Gardeners who found a stolen Klimt masterpiece sealed into a wall in a bin bag are demanding a finder’s fee worth EUR 100,000.
Gustav Klimt’s ‘Portrait of a Lady’ disappeared from the Ricci Oddi Modern Art Gallery in Piacenza, Italy, in February 1997.
The gallery’s alarm system was out of action at the time due to renovation work.
Many considered the work lost forever until two gardeners pruning ivy found it in a recess in the gallery’s external wall nearly 23 years later.
Now the workers who made the 2019 discovery are reportedly demanding a finder’s fee of EUR 50,000 (GBP 43,000) each from the gallery.
The gallery is reported to have rejected their claims and is understood to have hired a lawyer to prepare for a legal battle.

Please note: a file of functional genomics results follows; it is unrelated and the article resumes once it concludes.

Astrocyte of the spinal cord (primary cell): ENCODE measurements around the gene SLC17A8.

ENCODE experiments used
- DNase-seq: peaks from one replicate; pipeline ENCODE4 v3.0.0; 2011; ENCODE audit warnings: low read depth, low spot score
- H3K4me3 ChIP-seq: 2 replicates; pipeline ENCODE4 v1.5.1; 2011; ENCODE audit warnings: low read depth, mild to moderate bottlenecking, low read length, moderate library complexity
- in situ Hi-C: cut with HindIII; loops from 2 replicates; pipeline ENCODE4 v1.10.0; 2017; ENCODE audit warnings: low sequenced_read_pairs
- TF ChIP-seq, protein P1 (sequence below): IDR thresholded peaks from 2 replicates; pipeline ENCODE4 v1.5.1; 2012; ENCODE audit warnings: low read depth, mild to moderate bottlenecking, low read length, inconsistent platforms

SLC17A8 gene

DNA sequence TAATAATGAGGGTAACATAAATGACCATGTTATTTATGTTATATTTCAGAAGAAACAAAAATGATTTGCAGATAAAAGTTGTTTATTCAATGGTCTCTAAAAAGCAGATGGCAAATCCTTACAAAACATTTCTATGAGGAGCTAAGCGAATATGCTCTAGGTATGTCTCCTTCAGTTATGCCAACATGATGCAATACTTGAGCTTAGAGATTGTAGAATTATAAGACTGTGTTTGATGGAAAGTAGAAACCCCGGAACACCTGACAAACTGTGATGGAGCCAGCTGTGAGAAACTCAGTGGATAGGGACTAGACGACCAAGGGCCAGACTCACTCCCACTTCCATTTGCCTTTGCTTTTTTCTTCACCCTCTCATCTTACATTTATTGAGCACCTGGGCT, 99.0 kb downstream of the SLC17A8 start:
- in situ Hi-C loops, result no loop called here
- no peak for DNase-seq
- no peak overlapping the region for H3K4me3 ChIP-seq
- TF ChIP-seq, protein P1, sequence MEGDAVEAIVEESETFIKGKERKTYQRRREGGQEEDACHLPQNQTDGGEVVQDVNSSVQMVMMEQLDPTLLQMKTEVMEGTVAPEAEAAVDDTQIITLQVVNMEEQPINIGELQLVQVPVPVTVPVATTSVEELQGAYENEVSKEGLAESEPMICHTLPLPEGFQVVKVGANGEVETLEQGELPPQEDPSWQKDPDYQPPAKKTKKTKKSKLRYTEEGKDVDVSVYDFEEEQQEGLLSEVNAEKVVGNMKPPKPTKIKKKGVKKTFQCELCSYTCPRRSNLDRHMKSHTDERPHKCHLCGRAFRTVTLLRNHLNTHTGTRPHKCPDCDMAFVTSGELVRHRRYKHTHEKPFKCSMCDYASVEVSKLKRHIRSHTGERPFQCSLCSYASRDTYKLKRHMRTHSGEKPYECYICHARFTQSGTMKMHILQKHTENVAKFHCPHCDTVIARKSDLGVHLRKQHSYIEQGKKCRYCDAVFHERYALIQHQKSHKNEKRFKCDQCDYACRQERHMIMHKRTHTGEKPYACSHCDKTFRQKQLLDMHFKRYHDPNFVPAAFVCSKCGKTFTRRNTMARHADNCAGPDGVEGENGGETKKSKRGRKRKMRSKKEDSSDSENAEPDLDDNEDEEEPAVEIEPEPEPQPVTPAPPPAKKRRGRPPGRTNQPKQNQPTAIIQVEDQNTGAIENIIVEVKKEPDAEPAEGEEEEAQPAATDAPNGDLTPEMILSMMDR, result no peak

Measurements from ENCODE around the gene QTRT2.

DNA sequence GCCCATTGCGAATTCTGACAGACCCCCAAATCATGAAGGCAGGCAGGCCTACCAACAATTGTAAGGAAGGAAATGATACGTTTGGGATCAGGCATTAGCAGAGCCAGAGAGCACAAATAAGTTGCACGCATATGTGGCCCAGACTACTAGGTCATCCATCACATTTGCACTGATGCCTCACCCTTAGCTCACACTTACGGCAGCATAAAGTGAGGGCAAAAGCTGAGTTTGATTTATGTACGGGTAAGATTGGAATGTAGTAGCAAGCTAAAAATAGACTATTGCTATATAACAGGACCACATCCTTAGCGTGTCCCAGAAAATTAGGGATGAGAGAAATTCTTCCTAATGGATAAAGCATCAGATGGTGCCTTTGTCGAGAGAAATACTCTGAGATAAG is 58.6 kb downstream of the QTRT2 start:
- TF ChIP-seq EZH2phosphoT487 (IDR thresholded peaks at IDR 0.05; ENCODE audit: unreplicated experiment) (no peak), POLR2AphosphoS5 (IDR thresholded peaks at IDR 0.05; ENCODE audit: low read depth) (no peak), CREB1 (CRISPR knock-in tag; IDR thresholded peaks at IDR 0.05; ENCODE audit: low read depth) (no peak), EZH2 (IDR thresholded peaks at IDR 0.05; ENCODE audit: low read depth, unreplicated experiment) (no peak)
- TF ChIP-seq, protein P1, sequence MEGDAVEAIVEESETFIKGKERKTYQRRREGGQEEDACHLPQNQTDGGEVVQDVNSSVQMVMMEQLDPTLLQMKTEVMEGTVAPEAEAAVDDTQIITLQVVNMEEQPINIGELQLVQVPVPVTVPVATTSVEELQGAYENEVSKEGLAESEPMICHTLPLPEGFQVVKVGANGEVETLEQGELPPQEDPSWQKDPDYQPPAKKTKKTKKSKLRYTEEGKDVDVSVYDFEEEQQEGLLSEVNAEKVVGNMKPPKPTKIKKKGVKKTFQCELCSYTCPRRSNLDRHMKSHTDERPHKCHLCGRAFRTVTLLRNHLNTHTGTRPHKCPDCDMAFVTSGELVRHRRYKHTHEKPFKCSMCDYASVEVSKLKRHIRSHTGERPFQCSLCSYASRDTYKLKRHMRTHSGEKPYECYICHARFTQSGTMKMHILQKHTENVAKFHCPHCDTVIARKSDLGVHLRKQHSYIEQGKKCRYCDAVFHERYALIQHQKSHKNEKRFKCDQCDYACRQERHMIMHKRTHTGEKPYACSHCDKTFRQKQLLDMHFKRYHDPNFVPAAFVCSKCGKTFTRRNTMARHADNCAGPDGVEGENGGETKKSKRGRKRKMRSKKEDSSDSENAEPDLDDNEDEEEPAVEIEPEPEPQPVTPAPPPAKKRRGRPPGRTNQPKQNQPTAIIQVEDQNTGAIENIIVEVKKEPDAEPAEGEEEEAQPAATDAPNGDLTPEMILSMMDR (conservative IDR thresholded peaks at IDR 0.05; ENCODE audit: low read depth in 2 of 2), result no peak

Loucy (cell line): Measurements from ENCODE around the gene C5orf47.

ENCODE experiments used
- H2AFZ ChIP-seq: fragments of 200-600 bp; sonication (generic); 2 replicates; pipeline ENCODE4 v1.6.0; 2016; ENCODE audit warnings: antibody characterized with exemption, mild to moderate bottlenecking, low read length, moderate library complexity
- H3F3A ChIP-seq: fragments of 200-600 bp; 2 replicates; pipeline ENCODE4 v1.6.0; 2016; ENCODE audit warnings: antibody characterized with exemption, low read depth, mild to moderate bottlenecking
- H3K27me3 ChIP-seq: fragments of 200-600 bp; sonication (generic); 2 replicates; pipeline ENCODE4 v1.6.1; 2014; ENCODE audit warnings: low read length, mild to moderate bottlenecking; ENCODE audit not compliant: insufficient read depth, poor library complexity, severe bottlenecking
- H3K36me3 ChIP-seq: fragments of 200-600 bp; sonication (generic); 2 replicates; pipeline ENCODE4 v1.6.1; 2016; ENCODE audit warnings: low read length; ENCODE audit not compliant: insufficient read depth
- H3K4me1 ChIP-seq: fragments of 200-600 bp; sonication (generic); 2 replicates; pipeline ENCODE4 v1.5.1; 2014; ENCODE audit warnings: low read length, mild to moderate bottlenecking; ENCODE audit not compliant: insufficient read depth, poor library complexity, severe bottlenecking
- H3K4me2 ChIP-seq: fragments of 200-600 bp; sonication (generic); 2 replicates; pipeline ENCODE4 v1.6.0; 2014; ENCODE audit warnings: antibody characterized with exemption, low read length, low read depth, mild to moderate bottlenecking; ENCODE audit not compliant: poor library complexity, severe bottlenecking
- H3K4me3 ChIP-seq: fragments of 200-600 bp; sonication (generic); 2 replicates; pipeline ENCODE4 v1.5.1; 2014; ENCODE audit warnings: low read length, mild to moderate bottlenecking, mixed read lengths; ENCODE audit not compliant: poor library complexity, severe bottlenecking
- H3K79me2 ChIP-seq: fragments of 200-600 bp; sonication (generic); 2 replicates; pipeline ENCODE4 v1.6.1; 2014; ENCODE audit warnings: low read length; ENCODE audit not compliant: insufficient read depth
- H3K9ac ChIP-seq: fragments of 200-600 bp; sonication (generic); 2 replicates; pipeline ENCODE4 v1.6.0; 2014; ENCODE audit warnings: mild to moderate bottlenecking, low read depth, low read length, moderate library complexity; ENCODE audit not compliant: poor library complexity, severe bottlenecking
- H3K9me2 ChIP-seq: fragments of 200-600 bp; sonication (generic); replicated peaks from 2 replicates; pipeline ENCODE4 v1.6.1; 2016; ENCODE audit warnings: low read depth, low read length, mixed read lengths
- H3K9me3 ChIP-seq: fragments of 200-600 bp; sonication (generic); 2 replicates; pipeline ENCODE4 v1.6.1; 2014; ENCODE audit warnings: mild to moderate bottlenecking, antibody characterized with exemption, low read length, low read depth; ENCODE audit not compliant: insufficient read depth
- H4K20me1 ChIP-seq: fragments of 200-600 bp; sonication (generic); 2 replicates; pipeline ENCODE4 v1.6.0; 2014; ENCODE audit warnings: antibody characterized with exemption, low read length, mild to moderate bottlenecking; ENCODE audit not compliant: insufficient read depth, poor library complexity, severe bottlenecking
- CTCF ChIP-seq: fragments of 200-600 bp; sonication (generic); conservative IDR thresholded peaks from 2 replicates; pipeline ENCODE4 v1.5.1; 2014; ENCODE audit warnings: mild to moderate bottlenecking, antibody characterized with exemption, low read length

The dispute is said to have been going on for nine months already, since a letter formalising the request for cash was sent in October last year.
The gardeners are named in reports as Stole Koteski and Maksym Mahlyuk, who are Macedonian and Ukrainian respectively.
Their joint EUR-100,000 claim seems to be particularly modest.
The Italian Civil Code establishes a right for finders to receive 10 per cent of the value of items found and returned by chance.
As the work is currently valued at EUR 60 million (GBP 52 million), a finder’s fee of EUR 6 million (GBP 5.2 million) would seem closer to the mark.
The gardening company the men worked for has distanced itself from the claims for cash, which were made privately.
Austrian painter Klimt (1862-1918) created ‘Portrait of a Lady’ between 1916 and 1917.
The work measures 60 by 55 centimetres (24 by 22 inches).
It can be seen at the exhibition ‘Klimt. The man, the artist, his world’ until 24th July.